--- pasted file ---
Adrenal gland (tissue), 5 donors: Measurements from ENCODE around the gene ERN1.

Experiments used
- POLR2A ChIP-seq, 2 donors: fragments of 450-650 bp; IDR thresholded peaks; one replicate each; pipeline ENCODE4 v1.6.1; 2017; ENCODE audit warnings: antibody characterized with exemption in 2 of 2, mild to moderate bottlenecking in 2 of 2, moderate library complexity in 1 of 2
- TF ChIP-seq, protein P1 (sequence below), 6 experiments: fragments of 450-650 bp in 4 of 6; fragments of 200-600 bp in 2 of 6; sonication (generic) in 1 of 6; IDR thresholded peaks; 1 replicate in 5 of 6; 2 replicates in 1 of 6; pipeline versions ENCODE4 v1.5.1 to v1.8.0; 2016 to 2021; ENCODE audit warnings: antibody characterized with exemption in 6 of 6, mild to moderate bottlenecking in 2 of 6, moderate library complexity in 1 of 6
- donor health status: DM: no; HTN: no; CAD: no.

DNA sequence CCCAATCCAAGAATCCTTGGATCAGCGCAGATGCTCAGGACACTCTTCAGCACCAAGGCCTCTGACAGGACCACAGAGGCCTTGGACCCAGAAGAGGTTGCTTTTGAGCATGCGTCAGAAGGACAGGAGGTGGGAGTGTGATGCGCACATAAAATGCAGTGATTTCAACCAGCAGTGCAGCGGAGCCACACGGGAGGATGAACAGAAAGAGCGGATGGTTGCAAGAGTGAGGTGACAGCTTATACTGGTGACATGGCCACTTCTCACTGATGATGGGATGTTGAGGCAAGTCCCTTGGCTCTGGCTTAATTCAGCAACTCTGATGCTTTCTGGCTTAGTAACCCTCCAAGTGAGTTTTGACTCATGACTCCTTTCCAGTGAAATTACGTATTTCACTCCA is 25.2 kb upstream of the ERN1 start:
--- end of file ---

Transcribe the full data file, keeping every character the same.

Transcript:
Adrenal gland (tissue), 5 donors: Measurements from ENCODE around the gene ERN1.

Experiments used
- POLR2A ChIP-seq, 2 donors: fragments of 450-650 bp; IDR thresholded peaks; one replicate each; pipeline ENCODE4 v1.6.1; 2017; ENCODE audit warnings: antibody characterized with exemption in 2 of 2, mild to moderate bottlenecking in 2 of 2, moderate library complexity in 1 of 2
- TF ChIP-seq, protein P1 (sequence below), 6 experiments: fragments of 450-650 bp in 4 of 6; fragments of 200-600 bp in 2 of 6; sonication (generic) in 1 of 6; IDR thresholded peaks; 1 replicate in 5 of 6; 2 replicates in 1 of 6; pipeline versions ENCODE4 v1.5.1 to v1.8.0; 2016 to 2021; ENCODE audit warnings: antibody characterized with exemption in 6 of 6, mild to moderate bottlenecking in 2 of 6, moderate library complexity in 1 of 6
- donor health status: DM: no; HTN: no; CAD: no.

DNA sequence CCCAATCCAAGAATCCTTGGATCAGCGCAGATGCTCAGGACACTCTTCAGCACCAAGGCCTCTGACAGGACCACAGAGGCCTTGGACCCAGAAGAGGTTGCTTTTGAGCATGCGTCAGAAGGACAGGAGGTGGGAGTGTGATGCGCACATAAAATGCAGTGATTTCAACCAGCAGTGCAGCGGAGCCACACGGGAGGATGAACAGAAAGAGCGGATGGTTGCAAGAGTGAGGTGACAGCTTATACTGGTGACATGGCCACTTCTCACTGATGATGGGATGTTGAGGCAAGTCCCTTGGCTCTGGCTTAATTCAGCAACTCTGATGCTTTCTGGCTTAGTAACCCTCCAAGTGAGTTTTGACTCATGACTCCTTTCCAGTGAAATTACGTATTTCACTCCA is 25.2 kb upstream of the ERN1 start: